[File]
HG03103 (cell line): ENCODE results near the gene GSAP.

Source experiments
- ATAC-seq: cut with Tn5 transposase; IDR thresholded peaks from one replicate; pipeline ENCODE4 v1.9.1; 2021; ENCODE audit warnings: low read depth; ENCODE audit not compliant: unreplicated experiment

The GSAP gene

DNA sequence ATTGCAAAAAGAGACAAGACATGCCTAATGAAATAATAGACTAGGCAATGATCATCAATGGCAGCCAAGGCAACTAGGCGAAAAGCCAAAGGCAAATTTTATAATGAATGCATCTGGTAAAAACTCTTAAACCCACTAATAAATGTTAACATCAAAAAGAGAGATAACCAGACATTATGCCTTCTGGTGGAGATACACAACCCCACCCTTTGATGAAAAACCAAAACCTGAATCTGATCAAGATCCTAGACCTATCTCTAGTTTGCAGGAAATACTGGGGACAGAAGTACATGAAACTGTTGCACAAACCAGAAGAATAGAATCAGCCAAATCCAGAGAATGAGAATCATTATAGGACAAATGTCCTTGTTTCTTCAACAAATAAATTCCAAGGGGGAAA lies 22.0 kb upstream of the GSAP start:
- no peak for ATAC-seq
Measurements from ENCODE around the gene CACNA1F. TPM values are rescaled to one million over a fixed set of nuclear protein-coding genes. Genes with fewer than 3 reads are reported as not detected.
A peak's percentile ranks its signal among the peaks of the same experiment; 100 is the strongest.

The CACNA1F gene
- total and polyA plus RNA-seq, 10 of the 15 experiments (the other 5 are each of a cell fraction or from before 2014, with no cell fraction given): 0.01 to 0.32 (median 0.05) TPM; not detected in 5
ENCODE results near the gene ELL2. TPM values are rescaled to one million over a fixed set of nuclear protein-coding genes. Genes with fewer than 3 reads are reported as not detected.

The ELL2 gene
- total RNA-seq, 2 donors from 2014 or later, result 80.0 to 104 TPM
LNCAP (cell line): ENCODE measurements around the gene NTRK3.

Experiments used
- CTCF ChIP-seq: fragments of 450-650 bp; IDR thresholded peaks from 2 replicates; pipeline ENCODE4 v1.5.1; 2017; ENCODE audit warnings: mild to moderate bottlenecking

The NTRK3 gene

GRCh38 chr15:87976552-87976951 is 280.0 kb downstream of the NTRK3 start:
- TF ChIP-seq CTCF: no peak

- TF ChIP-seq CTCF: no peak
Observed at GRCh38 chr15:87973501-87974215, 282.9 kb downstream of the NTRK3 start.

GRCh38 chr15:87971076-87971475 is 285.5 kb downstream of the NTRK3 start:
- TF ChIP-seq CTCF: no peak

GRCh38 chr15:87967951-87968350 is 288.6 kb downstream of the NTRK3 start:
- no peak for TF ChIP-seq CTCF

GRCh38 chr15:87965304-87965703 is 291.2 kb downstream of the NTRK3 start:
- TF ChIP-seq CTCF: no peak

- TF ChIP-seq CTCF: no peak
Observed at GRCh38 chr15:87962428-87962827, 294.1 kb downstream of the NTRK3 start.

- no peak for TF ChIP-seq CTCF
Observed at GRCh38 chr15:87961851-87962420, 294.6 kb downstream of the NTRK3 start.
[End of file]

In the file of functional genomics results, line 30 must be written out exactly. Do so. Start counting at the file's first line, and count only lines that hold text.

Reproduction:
- no peak for TF ChIP-seq CTCF